Washington Travel Guide


Arthur M. Sackler Gallery
1050 Independence Ave., SW; 202-633-4880; www.asia.si.edu

“Faith and Form: Selected Calligraphy and Painting From Japanese Religious Traditions” closes July 18. Some of the illuminated texts, portraits, and mandala paintings on display belong to the Freer. Others are from the private collection owned by Sylvan Barnet and William Burto.

“Return of the Buddha: The Qingzhou Discoveries,” beautiful and well-preserved sixth-century sculptures, closes August 8.

At the Sackler, a sixth-century Chinese Buddha.
Buddha photo courtesy of the Sackler

“Caliphs and Kings: The Art and Influence of Islamic Spain” opens May 8 and closes October 17. A history lesson of sorts is implicit in the silks, ceramics, and illuminated Bibles dating from the 8th to the 16th century that will be shown. The textiles, ceramics, maps, manuscripts and marquetry are examples of the interchange of ideas among Muslim artists, Jewish scribes, and their patrons in medieval Spain.

Baltimore Museum of Art
10 Art Museum Dr., Baltimore; 410-396-7100; www.artbma.org

Same-day tickets ($12 for adults; $10 for seniors and students; $6 for ages 6 to 18; children under 6 free; includes museum admission) are available at the museum, without a service charge. Ticketmaster, at 202-432-7328 or online at www.ticketmaster.com, sells advance timed tickets; there is a service charge of $2.75 a ticket and a $2 handling fee per order.

“Picasso: Surrealism and the War Years,” a show of 20 prints and paintings from the 1920s and 1930s containing psychological and autobiographical elements, runs through August 29. Highlights include “Minotauramachy” and prints referencing “Guernica,” Picasso’s mural decrying fascism and war.

City Museum of Washington, DC
Mount Vernon Square, 801 K St., NW; 202-383-1800; www.citymuseumdc.org

Since opening in May, the City Museum keeps adding to its collections. In addition to its room-size lighted floor map and its dioramas of local history, the museum is now showing an exhibit about its neighbor to the east, “Chinatown: Place and People.” Chinese Immigrants first lived and worked on Pennsylvania Avenue about 120 years ago. The move to today’s Chinatown happened in the 1930s.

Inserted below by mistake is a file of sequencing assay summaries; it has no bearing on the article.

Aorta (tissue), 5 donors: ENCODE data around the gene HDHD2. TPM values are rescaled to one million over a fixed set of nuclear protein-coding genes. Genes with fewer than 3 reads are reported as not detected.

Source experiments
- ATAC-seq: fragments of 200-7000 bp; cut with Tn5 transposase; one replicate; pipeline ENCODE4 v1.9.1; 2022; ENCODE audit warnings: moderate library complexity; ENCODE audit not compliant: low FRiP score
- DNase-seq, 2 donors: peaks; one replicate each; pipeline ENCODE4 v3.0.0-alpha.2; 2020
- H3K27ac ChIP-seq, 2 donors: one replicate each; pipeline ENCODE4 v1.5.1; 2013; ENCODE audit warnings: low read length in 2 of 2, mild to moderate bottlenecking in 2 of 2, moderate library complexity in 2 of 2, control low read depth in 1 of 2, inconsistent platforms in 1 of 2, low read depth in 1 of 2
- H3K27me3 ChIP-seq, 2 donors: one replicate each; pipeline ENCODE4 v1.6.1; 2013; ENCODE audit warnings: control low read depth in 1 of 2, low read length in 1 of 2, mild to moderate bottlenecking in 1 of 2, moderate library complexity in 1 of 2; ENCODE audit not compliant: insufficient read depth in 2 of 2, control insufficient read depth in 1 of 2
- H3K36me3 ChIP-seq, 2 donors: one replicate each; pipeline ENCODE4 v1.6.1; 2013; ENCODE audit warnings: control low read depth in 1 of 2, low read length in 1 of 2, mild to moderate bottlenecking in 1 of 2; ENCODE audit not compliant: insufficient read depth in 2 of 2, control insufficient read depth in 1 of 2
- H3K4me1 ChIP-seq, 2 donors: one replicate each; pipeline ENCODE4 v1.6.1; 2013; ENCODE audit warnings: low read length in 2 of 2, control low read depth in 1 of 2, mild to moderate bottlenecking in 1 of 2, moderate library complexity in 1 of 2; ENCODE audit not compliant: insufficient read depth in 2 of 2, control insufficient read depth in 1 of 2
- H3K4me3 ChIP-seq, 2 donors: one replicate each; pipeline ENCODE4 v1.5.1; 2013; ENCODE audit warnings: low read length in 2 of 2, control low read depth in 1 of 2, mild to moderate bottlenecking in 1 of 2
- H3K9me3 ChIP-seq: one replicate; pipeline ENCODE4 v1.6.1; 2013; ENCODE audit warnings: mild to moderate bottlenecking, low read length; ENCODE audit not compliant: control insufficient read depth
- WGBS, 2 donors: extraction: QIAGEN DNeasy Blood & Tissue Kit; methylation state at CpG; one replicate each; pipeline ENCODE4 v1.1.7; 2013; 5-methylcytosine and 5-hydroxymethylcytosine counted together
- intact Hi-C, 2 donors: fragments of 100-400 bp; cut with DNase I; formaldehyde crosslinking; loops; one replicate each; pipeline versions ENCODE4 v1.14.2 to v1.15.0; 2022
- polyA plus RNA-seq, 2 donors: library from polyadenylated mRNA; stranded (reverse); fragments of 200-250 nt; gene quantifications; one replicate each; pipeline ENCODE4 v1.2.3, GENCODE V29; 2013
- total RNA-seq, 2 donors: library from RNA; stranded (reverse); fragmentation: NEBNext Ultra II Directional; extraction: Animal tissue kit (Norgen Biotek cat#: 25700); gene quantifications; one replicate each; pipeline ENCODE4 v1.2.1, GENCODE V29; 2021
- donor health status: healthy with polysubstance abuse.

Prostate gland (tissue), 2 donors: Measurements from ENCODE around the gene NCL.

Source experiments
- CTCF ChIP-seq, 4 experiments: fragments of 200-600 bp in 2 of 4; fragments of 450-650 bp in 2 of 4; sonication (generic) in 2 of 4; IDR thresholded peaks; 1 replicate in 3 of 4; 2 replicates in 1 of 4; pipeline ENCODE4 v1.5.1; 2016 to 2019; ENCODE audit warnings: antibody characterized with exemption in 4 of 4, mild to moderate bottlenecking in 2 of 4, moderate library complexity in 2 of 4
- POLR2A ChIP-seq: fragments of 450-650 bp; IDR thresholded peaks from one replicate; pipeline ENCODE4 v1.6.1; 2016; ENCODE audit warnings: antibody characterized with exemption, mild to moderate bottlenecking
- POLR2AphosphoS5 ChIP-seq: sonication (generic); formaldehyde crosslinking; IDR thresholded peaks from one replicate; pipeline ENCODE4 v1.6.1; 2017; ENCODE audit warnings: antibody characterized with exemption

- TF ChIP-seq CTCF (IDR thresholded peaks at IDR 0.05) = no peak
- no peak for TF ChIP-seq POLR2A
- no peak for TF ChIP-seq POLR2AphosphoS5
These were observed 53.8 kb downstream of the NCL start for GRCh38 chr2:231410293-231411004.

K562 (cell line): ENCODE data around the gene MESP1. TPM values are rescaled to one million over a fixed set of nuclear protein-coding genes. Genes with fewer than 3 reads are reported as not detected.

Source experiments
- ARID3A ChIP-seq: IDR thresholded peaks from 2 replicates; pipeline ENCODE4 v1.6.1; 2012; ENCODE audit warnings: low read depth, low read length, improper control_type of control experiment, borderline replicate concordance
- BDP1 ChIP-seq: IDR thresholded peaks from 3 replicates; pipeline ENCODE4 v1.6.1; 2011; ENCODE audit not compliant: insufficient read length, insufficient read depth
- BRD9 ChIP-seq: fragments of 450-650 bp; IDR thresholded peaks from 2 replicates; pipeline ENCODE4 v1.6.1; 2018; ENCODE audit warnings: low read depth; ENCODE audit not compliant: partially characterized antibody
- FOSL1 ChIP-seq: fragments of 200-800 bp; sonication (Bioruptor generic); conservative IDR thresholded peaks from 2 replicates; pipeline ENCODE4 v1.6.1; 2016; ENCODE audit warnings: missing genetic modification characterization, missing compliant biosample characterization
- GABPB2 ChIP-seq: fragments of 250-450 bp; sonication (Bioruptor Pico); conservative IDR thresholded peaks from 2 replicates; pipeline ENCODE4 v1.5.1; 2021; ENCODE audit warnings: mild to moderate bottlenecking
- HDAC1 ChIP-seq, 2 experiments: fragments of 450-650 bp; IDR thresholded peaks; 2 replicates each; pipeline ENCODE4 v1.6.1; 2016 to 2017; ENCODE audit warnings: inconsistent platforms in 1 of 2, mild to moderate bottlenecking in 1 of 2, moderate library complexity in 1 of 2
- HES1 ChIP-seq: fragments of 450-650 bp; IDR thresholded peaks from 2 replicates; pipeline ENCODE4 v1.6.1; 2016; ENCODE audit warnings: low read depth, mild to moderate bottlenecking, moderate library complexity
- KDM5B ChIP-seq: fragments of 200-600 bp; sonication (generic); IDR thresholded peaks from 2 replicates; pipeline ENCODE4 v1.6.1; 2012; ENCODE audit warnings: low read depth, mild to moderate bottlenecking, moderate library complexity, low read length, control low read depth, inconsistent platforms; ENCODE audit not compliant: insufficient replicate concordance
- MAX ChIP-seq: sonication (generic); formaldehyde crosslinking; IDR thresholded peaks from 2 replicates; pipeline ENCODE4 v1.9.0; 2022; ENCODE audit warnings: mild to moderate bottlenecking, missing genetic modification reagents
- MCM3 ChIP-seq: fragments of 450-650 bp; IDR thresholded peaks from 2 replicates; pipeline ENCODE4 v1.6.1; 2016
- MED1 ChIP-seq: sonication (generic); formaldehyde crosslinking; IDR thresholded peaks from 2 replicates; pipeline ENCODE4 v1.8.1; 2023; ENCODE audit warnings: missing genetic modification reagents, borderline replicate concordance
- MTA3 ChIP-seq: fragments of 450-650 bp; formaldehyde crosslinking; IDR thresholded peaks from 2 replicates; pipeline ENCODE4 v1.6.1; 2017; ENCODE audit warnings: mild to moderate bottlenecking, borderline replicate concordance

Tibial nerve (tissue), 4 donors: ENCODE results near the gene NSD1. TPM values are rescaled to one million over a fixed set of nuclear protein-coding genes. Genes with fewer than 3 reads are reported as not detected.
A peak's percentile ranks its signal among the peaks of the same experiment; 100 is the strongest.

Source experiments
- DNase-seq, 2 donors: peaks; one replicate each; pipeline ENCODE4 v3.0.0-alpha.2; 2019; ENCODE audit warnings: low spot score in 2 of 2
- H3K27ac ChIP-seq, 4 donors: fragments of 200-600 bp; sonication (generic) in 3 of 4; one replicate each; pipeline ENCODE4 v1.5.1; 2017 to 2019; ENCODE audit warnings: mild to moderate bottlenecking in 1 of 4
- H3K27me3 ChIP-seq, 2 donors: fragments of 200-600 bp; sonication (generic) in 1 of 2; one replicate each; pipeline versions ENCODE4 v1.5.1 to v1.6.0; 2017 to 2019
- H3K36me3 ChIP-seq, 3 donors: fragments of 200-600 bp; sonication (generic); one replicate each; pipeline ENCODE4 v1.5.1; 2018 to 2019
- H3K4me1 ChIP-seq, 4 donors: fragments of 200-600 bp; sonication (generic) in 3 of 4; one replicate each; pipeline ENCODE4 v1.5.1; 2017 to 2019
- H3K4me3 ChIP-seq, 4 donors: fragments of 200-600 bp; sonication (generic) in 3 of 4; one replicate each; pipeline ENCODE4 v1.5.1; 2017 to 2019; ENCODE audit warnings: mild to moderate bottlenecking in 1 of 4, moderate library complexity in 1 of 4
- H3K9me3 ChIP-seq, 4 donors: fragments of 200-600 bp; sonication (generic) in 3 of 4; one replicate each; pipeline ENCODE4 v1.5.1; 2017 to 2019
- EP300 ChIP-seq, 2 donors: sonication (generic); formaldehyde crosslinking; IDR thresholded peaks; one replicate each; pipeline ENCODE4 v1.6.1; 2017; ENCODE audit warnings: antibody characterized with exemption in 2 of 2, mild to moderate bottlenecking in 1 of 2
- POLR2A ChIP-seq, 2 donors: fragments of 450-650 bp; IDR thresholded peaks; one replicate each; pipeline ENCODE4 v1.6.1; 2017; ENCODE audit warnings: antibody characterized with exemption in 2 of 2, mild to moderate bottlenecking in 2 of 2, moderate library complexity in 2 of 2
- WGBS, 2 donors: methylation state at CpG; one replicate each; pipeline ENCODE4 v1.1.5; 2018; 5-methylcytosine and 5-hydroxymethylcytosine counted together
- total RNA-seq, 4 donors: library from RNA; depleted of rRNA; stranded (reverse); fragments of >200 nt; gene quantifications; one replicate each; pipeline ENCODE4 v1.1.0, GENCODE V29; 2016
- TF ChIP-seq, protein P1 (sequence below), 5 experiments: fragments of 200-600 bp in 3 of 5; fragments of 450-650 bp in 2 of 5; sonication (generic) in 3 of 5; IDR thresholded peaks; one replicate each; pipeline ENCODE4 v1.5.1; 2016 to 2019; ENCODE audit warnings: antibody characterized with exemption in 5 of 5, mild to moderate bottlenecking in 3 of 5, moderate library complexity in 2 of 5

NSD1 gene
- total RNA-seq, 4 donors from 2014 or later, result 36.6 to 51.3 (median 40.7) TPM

Corcoran Gallery of Art
500 17th St., NW; 202-639-1700; corcoran.org

Folger Shakespeare Library
201 E. Capitol St., SE; 202-544-4600; www.folger.edu

Freer Gallery of Art
Twelfth St. and Independence Ave., SW; 202-633-4880; www.asia.si.edu

Tickets are $20. Call 202-357-3030 or visit smithsonianassociates.org for more.

Hirshorn Museum and Sculpture Garden
Seventh St. and Independence Ave., SW; 202-357-2700; www.hirshhorn.si.edu

Koshland Science Museum
Sixth and E sts., NW; 202-334-1201; koshland-science-museum.org
Named for the late Marian Koshland, who devoted much of her life to the teaching of science, Washington’s newest museum, part of the National Academy of Sciences, makes such subjects as DNA, global warming, and state-of-the-art research accessible to the lay student. It is open Wednesday through Monday from 10 to 6. Admission is $5; $3 for seniors, students, and those with military ID.

Library of Congress, Thomas Jefferson Building
10 First St., SE; 202-707-4604; www.loc.gov/exhibits

National Academies Keck Center
500 Fifth St., NW; 202-334-2436; www.nationalacademies.org/arts

National Academy of Sciences
2101 Constitution Ave., NW (entrance at 2100 C St.); 202-334-2436; nationalacademies.org/arts

National Air and Space Museum
Sixth St. and Independence Ave., SW; 202-357-2700; www.nasm.si.edu

Kids five and up, adults too, will find two very interesting programs in the Einstein Planetarium. “The Stars Tonight” involves a museum staffer explaining what is to be seen through the planetarium’s projector. And in “Infinity Express,” visitors are transported via digital technology to the edge of the universe.

National Building Museum
401 F St., NW; 202-272-2448; nbm.org

The architects whose work is represented here include Louis I. Kahn, Rem Koolhaas, Mies van der Rohe, Otto Wagner, and Frank Lloyd Wright.

Drawings by more than 60 architects, including Frank Lloyd Wright, who have influenced modern design are at the National Building Museum.

National Gallery of Art, East Building
Fourth St. and Constitution Ave., NW; 202-737-4215; www.nga.gov

At the National Gallery, Joseph Decker’s “Still Life With Crab Apples and Grapes” is in the Wilmerding collection.